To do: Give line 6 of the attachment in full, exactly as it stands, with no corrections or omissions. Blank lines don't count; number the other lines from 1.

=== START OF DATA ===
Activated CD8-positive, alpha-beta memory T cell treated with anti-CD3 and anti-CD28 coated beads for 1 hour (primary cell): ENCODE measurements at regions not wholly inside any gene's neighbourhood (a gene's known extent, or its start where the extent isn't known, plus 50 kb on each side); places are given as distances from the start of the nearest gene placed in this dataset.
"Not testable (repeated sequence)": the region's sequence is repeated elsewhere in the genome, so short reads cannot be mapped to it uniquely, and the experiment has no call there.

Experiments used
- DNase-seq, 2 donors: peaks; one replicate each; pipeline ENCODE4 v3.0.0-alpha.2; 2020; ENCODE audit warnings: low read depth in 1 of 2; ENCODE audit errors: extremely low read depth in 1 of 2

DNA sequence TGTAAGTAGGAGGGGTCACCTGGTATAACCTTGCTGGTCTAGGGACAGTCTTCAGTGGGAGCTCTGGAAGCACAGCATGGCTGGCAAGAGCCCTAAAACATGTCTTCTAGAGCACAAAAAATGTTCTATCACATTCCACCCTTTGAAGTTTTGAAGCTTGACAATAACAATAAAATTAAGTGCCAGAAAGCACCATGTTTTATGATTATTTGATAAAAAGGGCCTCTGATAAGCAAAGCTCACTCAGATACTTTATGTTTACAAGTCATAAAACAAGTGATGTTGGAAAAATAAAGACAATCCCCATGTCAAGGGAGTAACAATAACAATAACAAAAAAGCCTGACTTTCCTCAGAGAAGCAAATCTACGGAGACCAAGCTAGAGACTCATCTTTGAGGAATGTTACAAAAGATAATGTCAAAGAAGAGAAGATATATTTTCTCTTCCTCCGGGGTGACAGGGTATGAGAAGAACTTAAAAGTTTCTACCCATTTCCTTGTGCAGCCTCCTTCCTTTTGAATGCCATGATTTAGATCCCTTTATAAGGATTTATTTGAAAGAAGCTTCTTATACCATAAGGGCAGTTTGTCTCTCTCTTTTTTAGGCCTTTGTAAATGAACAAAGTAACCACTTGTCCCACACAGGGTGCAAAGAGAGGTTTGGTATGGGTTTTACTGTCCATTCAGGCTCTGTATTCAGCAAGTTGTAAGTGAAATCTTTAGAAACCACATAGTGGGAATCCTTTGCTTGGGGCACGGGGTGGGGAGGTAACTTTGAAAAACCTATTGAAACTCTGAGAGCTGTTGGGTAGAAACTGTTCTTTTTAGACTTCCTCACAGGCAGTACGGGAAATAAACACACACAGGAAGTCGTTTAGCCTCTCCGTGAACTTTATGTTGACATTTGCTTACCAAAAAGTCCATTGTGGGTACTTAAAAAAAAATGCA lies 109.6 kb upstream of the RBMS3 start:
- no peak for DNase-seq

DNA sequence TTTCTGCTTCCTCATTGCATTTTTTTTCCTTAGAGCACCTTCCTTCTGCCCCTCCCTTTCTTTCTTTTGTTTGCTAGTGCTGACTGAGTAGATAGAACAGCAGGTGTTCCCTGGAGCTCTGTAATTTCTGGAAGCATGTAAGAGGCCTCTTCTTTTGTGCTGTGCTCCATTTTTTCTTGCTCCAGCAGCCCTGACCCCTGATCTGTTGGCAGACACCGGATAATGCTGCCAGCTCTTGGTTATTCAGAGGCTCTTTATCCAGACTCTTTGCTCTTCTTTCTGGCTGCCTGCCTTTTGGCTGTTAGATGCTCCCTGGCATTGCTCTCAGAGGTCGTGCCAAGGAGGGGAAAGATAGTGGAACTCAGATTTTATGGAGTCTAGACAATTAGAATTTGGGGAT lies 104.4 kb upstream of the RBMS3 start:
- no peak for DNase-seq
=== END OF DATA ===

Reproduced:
- no peak for DNase-seq